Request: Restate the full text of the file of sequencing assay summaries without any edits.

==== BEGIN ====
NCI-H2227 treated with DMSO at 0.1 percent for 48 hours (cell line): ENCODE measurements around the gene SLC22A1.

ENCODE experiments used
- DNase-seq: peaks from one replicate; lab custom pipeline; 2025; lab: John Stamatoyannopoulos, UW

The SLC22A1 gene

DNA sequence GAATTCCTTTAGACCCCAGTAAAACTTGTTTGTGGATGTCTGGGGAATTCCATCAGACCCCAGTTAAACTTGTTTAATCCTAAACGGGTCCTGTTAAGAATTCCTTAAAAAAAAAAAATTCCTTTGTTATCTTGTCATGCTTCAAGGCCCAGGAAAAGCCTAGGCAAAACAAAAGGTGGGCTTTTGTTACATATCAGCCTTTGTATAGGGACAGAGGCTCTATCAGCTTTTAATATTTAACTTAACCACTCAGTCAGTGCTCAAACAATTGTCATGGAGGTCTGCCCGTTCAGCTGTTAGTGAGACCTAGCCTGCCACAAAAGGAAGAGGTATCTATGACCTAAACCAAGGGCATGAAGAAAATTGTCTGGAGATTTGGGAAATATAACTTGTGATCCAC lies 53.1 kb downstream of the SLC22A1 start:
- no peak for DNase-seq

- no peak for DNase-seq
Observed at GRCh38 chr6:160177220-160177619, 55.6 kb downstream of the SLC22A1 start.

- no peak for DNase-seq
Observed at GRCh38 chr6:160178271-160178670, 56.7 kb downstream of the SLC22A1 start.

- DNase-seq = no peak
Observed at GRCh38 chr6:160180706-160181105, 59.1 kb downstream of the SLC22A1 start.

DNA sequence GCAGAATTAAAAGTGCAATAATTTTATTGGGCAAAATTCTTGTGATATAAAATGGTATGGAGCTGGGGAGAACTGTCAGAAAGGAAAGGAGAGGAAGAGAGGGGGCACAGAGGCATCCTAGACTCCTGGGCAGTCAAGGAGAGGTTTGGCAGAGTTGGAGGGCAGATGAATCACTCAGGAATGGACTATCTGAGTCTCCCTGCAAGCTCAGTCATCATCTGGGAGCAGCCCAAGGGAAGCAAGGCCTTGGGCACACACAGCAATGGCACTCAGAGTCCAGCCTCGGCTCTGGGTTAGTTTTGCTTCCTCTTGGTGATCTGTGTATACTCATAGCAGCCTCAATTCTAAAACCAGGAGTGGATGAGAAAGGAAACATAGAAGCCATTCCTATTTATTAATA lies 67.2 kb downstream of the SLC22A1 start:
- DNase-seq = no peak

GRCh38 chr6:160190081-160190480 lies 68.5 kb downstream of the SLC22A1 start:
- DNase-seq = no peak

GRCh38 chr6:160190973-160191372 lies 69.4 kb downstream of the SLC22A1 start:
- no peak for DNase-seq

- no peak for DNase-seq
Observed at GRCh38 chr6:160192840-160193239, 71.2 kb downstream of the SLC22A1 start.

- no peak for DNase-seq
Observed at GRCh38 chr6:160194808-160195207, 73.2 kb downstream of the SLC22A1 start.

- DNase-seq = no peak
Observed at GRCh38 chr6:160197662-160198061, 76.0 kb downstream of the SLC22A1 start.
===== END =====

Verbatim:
NCI-H2227 treated with DMSO at 0.1 percent for 48 hours (cell line): ENCODE measurements around the gene SLC22A1.

ENCODE experiments used
- DNase-seq: peaks from one replicate; lab custom pipeline; 2025; lab: John Stamatoyannopoulos, UW

The SLC22A1 gene

DNA sequence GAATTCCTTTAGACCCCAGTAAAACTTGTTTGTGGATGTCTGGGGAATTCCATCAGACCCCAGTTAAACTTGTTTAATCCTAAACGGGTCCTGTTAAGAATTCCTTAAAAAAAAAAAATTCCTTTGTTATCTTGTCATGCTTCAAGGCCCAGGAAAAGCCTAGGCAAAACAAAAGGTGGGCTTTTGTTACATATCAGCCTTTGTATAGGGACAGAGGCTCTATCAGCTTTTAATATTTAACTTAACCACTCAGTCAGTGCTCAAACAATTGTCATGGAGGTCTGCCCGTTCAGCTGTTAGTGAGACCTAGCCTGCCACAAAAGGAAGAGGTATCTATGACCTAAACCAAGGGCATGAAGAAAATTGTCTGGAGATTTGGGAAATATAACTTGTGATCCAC lies 53.1 kb downstream of the SLC22A1 start:
- no peak for DNase-seq

- no peak for DNase-seq
Observed at GRCh38 chr6:160177220-160177619, 55.6 kb downstream of the SLC22A1 start.

- no peak for DNase-seq
Observed at GRCh38 chr6:160178271-160178670, 56.7 kb downstream of the SLC22A1 start.

- DNase-seq = no peak
Observed at GRCh38 chr6:160180706-160181105, 59.1 kb downstream of the SLC22A1 start.

DNA sequence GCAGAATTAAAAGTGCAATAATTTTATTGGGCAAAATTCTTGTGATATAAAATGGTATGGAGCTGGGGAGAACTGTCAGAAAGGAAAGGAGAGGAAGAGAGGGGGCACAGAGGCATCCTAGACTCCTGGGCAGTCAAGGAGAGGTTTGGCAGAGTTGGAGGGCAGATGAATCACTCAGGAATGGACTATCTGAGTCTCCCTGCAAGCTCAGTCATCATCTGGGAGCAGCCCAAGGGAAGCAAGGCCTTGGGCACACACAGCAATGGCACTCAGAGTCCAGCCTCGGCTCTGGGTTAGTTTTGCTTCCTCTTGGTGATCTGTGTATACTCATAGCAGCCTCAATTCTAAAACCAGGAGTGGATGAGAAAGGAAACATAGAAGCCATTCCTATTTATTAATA lies 67.2 kb downstream of the SLC22A1 start:
- DNase-seq = no peak

GRCh38 chr6:160190081-160190480 lies 68.5 kb downstream of the SLC22A1 start:
- DNase-seq = no peak

GRCh38 chr6:160190973-160191372 lies 69.4 kb downstream of the SLC22A1 start:
- no peak for DNase-seq

- no peak for DNase-seq
Observed at GRCh38 chr6:160192840-160193239, 71.2 kb downstream of the SLC22A1 start.

- no peak for DNase-seq
Observed at GRCh38 chr6:160194808-160195207, 73.2 kb downstream of the SLC22A1 start.

- DNase-seq = no peak
Observed at GRCh38 chr6:160197662-160198061, 76.0 kb downstream of the SLC22A1 start.